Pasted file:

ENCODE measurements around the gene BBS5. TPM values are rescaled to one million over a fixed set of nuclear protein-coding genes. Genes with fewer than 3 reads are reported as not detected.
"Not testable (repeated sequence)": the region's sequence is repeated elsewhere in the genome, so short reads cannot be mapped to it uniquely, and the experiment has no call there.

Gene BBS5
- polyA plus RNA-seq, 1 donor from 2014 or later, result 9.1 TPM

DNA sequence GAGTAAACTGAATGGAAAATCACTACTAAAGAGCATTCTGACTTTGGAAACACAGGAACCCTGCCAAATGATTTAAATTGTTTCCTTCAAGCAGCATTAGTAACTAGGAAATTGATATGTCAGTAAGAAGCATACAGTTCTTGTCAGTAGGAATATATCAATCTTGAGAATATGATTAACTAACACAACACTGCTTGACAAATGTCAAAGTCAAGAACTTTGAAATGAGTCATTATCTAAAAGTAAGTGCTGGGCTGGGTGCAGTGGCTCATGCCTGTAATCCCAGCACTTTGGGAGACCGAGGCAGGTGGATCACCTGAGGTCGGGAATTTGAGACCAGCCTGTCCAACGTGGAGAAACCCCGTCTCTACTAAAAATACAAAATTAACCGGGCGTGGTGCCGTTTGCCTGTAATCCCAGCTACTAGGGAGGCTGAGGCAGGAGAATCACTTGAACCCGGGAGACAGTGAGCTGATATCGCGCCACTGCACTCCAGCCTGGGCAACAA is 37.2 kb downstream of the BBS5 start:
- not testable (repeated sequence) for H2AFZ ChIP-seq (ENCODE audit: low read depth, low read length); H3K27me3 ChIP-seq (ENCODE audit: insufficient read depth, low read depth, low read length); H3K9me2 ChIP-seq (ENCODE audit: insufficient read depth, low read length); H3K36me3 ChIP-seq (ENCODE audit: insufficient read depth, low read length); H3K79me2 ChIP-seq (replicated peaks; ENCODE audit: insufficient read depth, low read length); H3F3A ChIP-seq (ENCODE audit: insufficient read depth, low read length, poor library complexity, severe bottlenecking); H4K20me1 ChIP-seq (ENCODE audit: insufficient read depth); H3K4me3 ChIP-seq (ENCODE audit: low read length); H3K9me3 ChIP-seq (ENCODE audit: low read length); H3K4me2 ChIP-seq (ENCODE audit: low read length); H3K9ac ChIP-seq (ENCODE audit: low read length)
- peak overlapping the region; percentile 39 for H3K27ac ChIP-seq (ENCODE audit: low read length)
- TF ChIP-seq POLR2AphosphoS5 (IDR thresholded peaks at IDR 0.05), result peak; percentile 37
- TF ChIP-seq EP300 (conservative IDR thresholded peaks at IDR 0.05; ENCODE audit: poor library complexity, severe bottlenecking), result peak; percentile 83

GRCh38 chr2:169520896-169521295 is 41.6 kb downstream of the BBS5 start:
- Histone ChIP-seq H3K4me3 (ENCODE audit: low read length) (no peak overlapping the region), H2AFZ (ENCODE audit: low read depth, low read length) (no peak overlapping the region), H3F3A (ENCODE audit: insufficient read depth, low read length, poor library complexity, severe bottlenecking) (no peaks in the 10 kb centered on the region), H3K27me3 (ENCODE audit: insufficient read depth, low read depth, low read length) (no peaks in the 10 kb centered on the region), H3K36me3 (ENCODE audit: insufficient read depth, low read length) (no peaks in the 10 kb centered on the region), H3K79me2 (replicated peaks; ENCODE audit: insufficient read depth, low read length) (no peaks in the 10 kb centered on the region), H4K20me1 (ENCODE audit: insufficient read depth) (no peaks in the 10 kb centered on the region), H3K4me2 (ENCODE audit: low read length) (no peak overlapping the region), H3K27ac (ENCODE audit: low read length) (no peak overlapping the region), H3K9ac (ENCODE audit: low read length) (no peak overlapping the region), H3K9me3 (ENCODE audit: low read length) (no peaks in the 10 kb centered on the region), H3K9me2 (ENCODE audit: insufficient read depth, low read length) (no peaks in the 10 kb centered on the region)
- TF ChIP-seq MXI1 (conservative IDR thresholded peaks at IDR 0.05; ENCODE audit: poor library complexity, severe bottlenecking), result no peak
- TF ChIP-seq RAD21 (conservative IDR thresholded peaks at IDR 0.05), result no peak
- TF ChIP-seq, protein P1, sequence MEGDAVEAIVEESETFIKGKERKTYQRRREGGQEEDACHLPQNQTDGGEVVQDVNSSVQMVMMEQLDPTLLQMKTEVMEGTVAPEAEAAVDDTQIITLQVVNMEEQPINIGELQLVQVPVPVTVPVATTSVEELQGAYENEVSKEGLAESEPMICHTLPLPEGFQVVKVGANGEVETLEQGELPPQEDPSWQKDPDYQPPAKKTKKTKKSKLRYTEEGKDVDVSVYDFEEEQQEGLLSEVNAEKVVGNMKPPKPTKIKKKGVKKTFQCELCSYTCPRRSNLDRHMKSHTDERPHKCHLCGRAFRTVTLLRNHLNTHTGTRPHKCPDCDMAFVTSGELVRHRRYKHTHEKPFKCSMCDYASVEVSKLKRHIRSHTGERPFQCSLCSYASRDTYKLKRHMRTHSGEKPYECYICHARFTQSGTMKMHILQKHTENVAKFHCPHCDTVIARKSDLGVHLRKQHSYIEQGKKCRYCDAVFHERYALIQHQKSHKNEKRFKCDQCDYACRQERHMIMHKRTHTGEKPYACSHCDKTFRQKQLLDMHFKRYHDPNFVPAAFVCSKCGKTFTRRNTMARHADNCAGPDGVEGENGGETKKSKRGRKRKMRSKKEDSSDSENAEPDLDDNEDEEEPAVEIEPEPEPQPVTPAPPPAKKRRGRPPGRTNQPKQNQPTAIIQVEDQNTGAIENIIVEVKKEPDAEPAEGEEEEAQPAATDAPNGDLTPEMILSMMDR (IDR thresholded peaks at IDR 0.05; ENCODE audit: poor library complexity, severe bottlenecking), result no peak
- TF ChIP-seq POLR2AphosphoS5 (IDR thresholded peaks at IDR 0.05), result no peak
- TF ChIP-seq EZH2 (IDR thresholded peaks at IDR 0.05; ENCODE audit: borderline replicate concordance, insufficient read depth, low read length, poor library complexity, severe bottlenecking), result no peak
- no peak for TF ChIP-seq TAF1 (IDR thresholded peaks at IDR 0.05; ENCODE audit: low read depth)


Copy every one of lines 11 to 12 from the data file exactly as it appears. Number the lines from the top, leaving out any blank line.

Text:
- Histone ChIP-seq H3K4me3 (ENCODE audit: low read length) (no peak overlapping the region), H2AFZ (ENCODE audit: low read depth, low read length) (no peak overlapping the region), H3F3A (ENCODE audit: insufficient read depth, low read length, poor library complexity, severe bottlenecking) (no peaks in the 10 kb centered on the region), H3K27me3 (ENCODE audit: insufficient read depth, low read depth, low read length) (no peaks in the 10 kb centered on the region), H3K36me3 (ENCODE audit: insufficient read depth, low read length) (no peaks in the 10 kb centered on the region), H3K79me2 (replicated peaks; ENCODE audit: insufficient read depth, low read length) (no peaks in the 10 kb centered on the region), H4K20me1 (ENCODE audit: insufficient read depth) (no peaks in the 10 kb centered on the region), H3K4me2 (ENCODE audit: low read length) (no peak overlapping the region), H3K27ac (ENCODE audit: low read length) (no peak overlapping the region), H3K9ac (ENCODE audit: low read length) (no peak overlapping the region), H3K9me3 (ENCODE audit: low read length) (no peaks in the 10 kb centered on the region), H3K9me2 (ENCODE audit: insufficient read depth, low read length) (no peaks in the 10 kb centered on the region)
- TF ChIP-seq MXI1 (conservative IDR thresholded peaks at IDR 0.05; ENCODE audit: poor library complexity, severe bottlenecking), result no peak